By: Laura Fitch
Failure — it burns, but it’s necessary. Think of it as jet fuel propelling you toward future successes. The question is: how do you get the most mileage out of your latest flop?
Having your efforts detonate in your face isn’t a pleasant experience and it can take time to clean up the mess, both literally and metaphorically. These five books touch on various aspects of failure, and how to leverage and learn from them as you move on to your next best effort.
So grab a copy or five, snuggle up and get down to some reading that will cover the basics of failure, and how to use it to your advantage. …
There’s one thing we can all agree on: these are Fucked Up times.
But given that every business is different, there is no template solution to navigate this uncertain climate.
Last week Fuckup Nights Toronto partnered with Xero and hosted a panel of entrepreneurs and small business experts who are in the trenches. They shared their knowledge of business pivots, mental health and resilience, and resources for businesses. And of course, they shared some failure stories as well.
Couldn’t make it? Don’t worry, we got covered you here with three significant takeaways. But first, who spoke?
Are you thinking of starting a podcast? Podcasts have become increasingly popular for audiences to hear interesting stories or to learn new skills. Although it seems easy to just grab a microphone and start recording a podcast, there are several areas that you need to focus on before you start, in order to…well, not fuck up your podcast!
1. Understand the goal of your podcast
To begin, you need to understand what the objective of your podcast is. Consider what you want your show to be about and what the best way to tackle that is. …
It is Autumn 2008.
I’m living on unemployment.
I got fired from my crappy IT recruiting job in New York City.
Even getting fired from a crappy job is terrible.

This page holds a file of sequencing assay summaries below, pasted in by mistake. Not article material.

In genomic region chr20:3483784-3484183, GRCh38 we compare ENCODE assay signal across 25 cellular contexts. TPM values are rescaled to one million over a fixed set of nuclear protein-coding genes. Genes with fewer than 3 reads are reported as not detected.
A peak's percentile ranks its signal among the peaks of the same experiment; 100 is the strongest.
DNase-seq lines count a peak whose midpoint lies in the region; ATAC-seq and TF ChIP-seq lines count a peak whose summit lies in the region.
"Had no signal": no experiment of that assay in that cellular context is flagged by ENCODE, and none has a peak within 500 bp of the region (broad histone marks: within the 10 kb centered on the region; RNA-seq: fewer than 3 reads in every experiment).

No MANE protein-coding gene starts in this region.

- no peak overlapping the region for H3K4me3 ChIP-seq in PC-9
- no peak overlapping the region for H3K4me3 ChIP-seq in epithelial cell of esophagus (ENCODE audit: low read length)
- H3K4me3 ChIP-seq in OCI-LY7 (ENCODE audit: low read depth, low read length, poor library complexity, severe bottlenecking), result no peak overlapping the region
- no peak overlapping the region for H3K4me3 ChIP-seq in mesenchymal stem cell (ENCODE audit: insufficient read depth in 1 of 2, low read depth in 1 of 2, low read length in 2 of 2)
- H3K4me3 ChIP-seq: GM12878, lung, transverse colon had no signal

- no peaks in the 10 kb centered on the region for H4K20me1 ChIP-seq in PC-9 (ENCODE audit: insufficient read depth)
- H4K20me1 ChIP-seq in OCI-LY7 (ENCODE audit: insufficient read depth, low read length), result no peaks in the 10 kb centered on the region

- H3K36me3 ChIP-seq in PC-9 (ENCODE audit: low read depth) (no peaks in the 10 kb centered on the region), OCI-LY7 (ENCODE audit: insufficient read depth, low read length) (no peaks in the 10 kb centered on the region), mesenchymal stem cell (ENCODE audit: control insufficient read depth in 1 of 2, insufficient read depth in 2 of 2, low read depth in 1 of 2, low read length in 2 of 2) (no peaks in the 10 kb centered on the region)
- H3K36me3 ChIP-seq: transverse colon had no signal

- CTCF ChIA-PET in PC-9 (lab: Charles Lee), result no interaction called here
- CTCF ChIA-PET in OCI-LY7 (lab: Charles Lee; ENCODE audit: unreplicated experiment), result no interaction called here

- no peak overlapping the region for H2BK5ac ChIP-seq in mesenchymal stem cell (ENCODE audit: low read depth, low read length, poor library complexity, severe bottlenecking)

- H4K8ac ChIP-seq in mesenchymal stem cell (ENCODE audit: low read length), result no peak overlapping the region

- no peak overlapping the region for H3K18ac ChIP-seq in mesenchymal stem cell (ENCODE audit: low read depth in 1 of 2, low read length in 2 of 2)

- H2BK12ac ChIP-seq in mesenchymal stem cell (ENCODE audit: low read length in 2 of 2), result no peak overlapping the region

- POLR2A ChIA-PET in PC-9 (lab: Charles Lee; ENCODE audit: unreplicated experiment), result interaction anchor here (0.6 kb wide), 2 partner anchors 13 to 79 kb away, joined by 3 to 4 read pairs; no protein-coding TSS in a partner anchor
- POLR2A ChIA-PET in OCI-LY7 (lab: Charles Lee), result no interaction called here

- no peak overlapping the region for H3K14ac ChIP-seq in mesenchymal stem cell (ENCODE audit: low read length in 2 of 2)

People made the conscious decision that I wasn’t good enough.
They sat around in their crappy office talking about how crappy I am and decided to fire me.
How am I too crappy to work at this crappy company in this crappy job?
This was the first time in my life that I felt a total lack of control.
I had other jobs, but I left them on my own terms. Because I was ready to move on. …
It took me way too long to write this article. Actually, it took me way too long to even begin writing this article. I bounced ideas around, glanced at the deadline swiftly written on my whiteboard, put it on my to-do list, and then off my to-do list. You see, I’m a perfectionist. Now, most of the time people believe perfectionists to be the ones who get the articles done quickly and error free but I’m not that type of perfectionist. I’m the type that will procrastinate to all ends if I know it won’t be as perfect as I imagined it to be. …
I was laid off on a Monday morning in October. I don’t remember exactly what my new boss said to me, other than it wasn’t my fault and that these things happen. I sat stunned. Then I realized I had to tell my boyfriend and parents that I was part of the “workforce reduction.” Crying behind closed doors, I thanked my boss for letting me go in a nice way. He was my 3rd boss in 10 months. He brought me tissues.
This was my first “big job” out of graduate school. I graduated valedictorian from high school, summa cum laude from undergrad, and top of my class in grad school. This job was supposed to mean I “made it.” I was told my entire life that I needed to get good grades to get a good job. …